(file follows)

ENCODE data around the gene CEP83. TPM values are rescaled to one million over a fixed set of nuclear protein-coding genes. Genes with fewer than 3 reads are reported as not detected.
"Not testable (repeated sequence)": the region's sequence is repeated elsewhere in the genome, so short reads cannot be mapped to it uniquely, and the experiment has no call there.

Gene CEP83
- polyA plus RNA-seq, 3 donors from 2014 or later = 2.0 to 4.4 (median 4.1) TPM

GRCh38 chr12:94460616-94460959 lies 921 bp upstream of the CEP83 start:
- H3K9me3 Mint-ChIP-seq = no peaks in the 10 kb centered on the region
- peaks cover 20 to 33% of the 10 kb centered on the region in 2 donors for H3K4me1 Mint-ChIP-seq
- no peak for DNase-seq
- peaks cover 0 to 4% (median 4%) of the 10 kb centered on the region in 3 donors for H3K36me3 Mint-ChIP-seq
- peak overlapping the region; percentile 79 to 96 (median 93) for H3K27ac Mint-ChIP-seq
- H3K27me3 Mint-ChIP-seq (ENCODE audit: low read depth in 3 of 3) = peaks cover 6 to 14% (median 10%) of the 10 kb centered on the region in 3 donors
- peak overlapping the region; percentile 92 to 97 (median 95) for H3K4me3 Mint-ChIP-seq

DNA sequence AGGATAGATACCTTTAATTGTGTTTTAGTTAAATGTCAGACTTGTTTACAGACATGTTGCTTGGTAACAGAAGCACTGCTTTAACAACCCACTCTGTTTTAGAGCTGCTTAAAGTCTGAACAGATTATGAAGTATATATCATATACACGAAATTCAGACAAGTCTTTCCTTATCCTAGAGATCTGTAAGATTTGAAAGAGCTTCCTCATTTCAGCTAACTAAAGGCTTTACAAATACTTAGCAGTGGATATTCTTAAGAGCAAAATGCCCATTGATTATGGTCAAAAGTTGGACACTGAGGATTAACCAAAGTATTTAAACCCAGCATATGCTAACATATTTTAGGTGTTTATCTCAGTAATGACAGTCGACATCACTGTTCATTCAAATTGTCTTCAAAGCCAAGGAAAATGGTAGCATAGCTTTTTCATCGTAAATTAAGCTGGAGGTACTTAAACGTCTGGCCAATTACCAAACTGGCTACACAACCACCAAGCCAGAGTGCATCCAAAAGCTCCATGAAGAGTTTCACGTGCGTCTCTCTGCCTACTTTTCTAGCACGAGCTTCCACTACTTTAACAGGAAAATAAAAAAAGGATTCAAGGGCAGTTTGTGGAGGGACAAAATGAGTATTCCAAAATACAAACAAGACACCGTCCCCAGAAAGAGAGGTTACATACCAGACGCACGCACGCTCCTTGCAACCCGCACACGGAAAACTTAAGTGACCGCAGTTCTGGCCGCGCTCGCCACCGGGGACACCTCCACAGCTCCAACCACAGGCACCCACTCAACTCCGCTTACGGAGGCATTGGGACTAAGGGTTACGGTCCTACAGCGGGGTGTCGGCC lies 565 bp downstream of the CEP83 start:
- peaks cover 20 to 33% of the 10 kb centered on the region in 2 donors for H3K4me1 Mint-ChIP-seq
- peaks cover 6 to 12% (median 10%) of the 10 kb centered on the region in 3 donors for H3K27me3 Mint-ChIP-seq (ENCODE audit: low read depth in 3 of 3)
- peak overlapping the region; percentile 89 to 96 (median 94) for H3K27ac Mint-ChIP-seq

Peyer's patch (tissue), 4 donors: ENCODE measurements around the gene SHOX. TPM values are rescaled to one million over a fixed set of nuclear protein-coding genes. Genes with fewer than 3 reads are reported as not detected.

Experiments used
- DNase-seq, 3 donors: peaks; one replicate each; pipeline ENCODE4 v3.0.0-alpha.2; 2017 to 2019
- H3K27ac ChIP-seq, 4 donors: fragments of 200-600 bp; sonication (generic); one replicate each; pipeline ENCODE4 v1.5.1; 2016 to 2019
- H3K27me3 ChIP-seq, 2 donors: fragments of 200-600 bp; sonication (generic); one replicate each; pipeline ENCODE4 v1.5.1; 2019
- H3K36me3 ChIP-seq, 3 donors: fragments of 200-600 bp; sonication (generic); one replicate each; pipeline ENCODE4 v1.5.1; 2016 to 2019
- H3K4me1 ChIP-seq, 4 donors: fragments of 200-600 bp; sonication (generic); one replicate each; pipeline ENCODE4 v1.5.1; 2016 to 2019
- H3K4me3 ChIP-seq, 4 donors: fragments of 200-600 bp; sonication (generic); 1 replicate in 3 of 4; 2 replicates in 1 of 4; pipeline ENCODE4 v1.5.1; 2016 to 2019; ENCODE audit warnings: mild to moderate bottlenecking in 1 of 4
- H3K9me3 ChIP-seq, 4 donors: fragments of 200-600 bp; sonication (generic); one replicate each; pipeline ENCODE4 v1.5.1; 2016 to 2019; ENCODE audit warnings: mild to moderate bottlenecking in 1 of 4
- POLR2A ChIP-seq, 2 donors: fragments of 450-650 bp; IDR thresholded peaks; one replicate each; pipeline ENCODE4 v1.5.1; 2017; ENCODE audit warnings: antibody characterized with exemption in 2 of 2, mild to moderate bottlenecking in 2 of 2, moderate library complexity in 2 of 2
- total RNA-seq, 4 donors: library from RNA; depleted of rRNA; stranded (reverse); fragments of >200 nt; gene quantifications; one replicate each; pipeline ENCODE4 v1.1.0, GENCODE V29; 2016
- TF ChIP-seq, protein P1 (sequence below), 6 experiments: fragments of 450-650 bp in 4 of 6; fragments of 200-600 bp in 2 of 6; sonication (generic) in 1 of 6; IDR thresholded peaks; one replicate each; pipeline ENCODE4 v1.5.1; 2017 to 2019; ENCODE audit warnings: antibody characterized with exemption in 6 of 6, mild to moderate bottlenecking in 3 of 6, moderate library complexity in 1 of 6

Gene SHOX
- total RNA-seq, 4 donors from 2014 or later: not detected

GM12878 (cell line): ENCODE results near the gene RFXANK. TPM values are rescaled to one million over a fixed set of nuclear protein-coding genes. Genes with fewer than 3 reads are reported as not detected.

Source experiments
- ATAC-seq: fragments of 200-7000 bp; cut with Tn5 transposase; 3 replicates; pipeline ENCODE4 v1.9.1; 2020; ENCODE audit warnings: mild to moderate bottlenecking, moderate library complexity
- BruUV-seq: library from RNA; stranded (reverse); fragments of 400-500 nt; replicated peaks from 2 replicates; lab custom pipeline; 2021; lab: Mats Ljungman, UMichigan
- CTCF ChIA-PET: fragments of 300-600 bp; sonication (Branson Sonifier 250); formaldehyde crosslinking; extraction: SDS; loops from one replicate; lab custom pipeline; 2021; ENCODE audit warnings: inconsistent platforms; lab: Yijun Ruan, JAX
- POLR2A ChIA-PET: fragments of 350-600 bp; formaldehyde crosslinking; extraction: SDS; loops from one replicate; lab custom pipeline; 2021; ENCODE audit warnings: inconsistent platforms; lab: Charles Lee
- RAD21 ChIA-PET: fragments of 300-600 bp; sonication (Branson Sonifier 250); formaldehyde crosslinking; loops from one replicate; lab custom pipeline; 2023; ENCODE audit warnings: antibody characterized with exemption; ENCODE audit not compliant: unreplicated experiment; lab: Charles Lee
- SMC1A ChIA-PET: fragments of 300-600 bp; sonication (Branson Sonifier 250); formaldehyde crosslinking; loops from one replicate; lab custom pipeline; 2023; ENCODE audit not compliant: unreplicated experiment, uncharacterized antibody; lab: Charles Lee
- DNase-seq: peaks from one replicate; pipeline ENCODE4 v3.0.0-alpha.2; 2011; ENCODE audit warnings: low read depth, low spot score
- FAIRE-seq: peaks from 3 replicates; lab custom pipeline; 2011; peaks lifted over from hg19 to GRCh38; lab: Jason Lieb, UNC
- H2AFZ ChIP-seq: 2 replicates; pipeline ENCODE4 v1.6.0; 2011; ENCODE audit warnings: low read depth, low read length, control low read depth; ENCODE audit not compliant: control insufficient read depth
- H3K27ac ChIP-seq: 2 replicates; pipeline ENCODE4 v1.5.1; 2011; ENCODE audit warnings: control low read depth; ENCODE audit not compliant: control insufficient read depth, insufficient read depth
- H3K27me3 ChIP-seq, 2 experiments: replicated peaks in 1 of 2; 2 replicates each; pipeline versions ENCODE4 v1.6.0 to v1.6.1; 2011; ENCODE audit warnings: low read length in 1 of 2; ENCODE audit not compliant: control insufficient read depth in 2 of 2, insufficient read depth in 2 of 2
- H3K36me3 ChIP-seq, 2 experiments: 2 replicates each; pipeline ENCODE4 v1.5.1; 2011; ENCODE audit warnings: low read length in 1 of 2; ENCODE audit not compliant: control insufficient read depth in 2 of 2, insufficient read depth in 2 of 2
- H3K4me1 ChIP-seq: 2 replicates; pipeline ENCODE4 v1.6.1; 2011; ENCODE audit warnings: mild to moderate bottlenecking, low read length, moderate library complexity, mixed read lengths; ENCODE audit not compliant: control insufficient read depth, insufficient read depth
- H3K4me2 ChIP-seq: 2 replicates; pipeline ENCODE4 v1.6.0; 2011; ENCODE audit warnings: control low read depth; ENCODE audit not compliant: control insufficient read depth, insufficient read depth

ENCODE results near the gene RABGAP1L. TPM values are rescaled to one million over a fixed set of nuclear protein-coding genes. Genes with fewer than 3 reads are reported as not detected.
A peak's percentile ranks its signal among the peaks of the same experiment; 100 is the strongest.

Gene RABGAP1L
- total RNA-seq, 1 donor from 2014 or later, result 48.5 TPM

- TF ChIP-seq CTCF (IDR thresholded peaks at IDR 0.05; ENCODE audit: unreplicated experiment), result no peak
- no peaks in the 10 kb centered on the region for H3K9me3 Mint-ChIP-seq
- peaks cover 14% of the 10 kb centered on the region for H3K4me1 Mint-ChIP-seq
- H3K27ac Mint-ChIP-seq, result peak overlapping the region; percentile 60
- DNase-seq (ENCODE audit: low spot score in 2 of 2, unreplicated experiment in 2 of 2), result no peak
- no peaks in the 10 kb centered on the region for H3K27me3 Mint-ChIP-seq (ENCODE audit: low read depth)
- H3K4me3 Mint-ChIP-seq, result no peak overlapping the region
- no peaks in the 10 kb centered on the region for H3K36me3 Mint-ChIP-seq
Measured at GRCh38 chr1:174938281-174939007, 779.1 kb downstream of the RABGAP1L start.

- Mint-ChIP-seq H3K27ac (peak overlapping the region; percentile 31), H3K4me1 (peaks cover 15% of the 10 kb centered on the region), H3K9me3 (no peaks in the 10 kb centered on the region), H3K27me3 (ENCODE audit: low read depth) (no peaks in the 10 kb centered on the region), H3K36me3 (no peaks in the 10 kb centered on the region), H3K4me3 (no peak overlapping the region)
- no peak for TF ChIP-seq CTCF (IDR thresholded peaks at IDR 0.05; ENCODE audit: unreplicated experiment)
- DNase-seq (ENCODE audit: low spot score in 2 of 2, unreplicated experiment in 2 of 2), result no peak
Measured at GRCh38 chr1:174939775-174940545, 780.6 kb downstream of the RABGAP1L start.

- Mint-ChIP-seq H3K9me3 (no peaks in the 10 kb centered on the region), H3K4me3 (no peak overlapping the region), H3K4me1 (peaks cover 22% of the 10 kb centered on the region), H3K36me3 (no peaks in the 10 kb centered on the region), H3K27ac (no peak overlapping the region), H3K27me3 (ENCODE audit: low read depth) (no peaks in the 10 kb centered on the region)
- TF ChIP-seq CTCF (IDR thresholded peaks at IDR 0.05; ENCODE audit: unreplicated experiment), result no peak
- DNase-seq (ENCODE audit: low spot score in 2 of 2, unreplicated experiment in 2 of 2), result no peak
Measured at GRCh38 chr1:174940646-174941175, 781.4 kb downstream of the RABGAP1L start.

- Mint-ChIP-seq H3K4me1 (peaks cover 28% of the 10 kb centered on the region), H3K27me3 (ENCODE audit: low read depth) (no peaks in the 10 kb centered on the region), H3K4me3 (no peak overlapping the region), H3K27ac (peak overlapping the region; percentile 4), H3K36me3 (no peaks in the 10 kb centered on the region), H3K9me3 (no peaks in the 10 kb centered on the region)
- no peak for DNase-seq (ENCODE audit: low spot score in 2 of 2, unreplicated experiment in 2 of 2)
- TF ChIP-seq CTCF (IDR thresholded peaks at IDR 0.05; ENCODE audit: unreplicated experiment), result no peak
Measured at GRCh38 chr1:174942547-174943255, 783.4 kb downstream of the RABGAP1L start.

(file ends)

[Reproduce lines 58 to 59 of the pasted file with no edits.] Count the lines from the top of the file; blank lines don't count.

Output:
- no peaks in the 10 kb centered on the region for H3K36me3 Mint-ChIP-seq
Measured at GRCh38 chr1:174938281-174939007, 779.1 kb downstream of the RABGAP1L start.